Berlinale: Soderbergh unveils ‘Unsane’ thriller shot only on iPhone

Steven Soderbergh premiered his new thriller shot on an iPhone at the Berlin film festival Wednesday, showing what little gadgets can do to push the limits of style on the big screen.

Berlinale: Soderbergh unveils ‘Unsane’ thriller shot only on iPhone
Unsane. Photo: DPA

The American director, who had only a few years ago declared his retirement from filmmaking, told reporters that “Unsane”, his first time using a smartphone for a full feature, had been invigorating.

“This is a really fascinating time to be making films,” he said, noting that “Unsane” had been shot in just two weeks.

“The gap now between the idea and the execution of the idea is shrinking. I wish I had had this equipment when I was 15.”

“Unsane” stars British actress Claire Foy of the Netflix series “The Crown”, who swaps her cut-glass accent as a young Queen Elizabeth II for the drawl of Sawyer Valentini, a Pennsylvania office worker.

Sawyer has left her hometown under mysterious circumstances and, feeling lonely, turns to online dating to meet men.

After an ambiguous encounter that leaves her upset, she seeks help from a counsellor at a local clinic, who tells her to sign a routine form before she leaves.

Within minutes, she is committed to a mental institution against her will and pumped full of pills.

A fellow patient, who says he is an investigative journalist, tells her she's been locked away as part of a massive insurance scam but that if she keeps her head down, she will be released within days.

However when Sawyer encounters an orderly she claims has been stalking her for two years, the audience begins to question her sanity as well — giving the film its ambiguous title.

'Inches from their faces'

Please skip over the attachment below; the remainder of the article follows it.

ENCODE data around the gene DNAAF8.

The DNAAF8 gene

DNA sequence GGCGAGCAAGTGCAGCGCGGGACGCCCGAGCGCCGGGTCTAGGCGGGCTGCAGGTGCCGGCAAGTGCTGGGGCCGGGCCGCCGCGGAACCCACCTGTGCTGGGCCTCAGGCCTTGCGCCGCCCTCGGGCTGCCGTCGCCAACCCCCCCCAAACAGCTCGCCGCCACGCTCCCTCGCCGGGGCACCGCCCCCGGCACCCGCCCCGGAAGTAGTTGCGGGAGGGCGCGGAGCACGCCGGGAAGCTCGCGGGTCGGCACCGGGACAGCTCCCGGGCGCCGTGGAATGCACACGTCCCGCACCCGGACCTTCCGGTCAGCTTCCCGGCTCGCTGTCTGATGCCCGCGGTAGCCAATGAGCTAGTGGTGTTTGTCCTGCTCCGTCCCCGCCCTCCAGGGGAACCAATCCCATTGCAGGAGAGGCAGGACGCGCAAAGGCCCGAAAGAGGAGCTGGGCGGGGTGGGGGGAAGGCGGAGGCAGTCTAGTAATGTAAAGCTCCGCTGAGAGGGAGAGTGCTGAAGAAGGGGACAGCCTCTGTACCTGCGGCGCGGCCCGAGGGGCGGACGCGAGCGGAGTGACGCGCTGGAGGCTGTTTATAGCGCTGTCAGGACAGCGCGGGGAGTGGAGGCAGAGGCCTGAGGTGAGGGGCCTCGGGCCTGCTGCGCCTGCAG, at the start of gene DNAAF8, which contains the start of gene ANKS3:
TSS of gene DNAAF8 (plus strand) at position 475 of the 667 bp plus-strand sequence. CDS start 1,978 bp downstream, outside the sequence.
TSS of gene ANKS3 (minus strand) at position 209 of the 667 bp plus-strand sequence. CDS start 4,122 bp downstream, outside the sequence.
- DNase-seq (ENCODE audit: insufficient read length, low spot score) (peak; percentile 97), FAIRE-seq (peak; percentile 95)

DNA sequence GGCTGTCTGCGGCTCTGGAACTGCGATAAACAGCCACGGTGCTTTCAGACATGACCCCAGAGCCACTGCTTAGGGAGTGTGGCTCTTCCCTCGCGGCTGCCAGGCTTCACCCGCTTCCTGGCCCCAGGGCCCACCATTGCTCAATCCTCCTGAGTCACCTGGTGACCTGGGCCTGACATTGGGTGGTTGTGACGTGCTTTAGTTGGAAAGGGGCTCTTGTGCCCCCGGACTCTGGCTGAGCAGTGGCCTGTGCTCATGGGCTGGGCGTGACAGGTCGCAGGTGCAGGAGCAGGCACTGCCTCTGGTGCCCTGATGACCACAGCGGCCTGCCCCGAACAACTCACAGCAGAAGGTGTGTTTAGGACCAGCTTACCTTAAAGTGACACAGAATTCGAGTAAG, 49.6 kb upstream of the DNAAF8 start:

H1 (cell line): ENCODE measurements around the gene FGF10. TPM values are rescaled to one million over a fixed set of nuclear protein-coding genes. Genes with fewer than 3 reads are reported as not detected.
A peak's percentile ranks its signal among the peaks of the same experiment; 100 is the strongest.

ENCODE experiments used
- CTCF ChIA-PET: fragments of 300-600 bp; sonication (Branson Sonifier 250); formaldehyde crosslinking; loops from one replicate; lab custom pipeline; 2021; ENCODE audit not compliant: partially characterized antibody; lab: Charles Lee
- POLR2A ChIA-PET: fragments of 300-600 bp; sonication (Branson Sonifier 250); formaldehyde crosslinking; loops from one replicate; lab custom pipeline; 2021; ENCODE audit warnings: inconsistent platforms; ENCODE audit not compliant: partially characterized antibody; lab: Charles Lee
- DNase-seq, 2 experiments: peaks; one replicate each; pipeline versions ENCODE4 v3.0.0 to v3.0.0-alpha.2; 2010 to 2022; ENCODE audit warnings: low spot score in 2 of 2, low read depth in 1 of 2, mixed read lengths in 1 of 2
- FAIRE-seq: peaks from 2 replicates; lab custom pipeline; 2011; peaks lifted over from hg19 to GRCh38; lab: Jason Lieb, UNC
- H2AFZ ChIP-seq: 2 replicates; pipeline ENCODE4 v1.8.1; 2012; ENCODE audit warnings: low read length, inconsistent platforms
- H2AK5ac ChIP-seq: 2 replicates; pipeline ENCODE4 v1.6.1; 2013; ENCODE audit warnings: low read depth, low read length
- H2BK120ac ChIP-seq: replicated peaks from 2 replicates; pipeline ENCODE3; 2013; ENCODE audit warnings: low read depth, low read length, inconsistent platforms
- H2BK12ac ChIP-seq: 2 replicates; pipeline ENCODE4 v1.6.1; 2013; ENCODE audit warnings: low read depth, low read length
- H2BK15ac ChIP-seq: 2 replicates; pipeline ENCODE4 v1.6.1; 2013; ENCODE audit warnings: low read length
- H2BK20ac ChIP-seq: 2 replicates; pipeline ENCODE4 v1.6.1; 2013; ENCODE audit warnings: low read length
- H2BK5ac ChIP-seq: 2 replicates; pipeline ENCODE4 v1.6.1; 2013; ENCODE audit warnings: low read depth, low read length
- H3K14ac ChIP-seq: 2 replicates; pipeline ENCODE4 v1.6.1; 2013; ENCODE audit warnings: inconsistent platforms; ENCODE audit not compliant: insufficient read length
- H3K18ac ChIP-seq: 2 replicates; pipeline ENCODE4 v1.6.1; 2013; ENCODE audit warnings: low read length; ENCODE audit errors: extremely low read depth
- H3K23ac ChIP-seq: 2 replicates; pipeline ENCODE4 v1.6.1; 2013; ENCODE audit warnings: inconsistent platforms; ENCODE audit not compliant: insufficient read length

Occasionally grainy iPhone sequences resemble surveillance camera footage, enhancing the Hitchcockian sense that Sawyer is being watched.

Soderbergh, 55, who also serves as his own cinematographer under the pseudonym Peter Andrews, said working with the smartphone had created an unprecedented speed and immediacy for him on set.

“I had the lens closer to the actors in this movie than I ever had a lens close to an actor before,” he said, after a well-received press screening.

“There were moments where it was inches from their faces. I felt it was necessary and appropriate for a movie that had to feel very visceral.”

Soderbergh said that for audiences, seeing phone images on a big screen should create an eerie sense of deja vu.

“We're so familiar with the aesthetic of phone imagery that I think without even knowing it, there's an intimacy between the viewer and the screen,” he said.

“There's a quality to those images that you're surrounded by in your life.”

The plot resonates in the #MeToo moment, with various characters appearing to try to “gaslight” Sawyer by telling her that her ordeal is all in her head.

“Unfortunately these are issues that have been around forever,” Soderbergh said, adding that the “topicality” had been “pure coincidence”.

“But I'm certainly interested in these kinds of dynamics, not just gender driven dynamics but power dynamics,” he said.

'Tricky to go back'

Soderbergh said that despite a few technical hiccups like a greater sensitivity to vibration, iPhones were likely to remain in his filmmaking toolbox.

“It's going to be tricky to go back to a more conventional way of shooting,” he said.

“Unsane” is not the first feature film made on a smartphone.

US director Sean Baker, whose current movie “The Florida Project” is nominated for an Academy Award, made his name in 2015 with “Tangerine”, which was shot on iPhones due to his shoestring budget.

And France's Michel Gondry (“Eternal Sunshine of the Spotless Mind”) made the short film “Detour” last year on iPhones for Apple.

Soderbergh, best known for the “Ocean's” heist movies, “Erin Brockovich” and “Sex, Lies and Videotape”, is an avid innovator who likes to play with genres and formats.

His recent HBO series “Mosaic” with Sharon Stone was released last month on television and as an interactive mobile app, allowing the viewer to choose the perspective from which to watch.

Further features let audiences do their own research, supplying background material on the plot such as characters' emails and voice mails.